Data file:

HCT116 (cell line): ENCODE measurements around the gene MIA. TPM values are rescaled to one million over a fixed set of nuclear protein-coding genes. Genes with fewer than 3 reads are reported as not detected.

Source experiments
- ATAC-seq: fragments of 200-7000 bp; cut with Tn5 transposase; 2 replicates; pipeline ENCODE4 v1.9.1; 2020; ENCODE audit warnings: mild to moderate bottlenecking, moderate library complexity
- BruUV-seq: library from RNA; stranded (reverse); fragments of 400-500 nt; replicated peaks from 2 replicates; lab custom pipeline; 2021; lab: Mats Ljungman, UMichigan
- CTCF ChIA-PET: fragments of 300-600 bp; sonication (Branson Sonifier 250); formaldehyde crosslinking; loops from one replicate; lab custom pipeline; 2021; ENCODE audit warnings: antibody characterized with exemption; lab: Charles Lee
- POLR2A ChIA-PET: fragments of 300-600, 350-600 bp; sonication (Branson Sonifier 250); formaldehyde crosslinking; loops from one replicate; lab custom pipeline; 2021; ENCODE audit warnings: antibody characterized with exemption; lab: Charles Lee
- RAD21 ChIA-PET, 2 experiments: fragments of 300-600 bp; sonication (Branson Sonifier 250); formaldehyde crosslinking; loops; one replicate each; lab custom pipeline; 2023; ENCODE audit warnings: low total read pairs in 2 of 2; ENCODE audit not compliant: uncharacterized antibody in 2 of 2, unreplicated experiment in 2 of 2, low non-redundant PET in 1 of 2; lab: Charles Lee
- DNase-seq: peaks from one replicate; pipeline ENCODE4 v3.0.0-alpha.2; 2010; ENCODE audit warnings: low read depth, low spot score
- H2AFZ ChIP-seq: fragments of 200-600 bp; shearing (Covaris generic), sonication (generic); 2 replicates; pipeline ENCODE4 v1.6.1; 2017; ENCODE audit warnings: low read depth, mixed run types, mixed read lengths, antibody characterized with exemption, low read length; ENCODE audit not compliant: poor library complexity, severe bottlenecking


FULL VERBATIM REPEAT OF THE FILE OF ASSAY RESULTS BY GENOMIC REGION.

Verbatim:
HCT116 (cell line): ENCODE measurements around the gene MIA. TPM values are rescaled to one million over a fixed set of nuclear protein-coding genes. Genes with fewer than 3 reads are reported as not detected.

Source experiments
- ATAC-seq: fragments of 200-7000 bp; cut with Tn5 transposase; 2 replicates; pipeline ENCODE4 v1.9.1; 2020; ENCODE audit warnings: mild to moderate bottlenecking, moderate library complexity
- BruUV-seq: library from RNA; stranded (reverse); fragments of 400-500 nt; replicated peaks from 2 replicates; lab custom pipeline; 2021; lab: Mats Ljungman, UMichigan
- CTCF ChIA-PET: fragments of 300-600 bp; sonication (Branson Sonifier 250); formaldehyde crosslinking; loops from one replicate; lab custom pipeline; 2021; ENCODE audit warnings: antibody characterized with exemption; lab: Charles Lee
- POLR2A ChIA-PET: fragments of 300-600, 350-600 bp; sonication (Branson Sonifier 250); formaldehyde crosslinking; loops from one replicate; lab custom pipeline; 2021; ENCODE audit warnings: antibody characterized with exemption; lab: Charles Lee
- RAD21 ChIA-PET, 2 experiments: fragments of 300-600 bp; sonication (Branson Sonifier 250); formaldehyde crosslinking; loops; one replicate each; lab custom pipeline; 2023; ENCODE audit warnings: low total read pairs in 2 of 2; ENCODE audit not compliant: uncharacterized antibody in 2 of 2, unreplicated experiment in 2 of 2, low non-redundant PET in 1 of 2; lab: Charles Lee
- DNase-seq: peaks from one replicate; pipeline ENCODE4 v3.0.0-alpha.2; 2010; ENCODE audit warnings: low read depth, low spot score
- H2AFZ ChIP-seq: fragments of 200-600 bp; shearing (Covaris generic), sonication (generic); 2 replicates; pipeline ENCODE4 v1.6.1; 2017; ENCODE audit warnings: low read depth, mixed run types, mixed read lengths, antibody characterized with exemption, low read length; ENCODE audit not compliant: poor library complexity, severe bottlenecking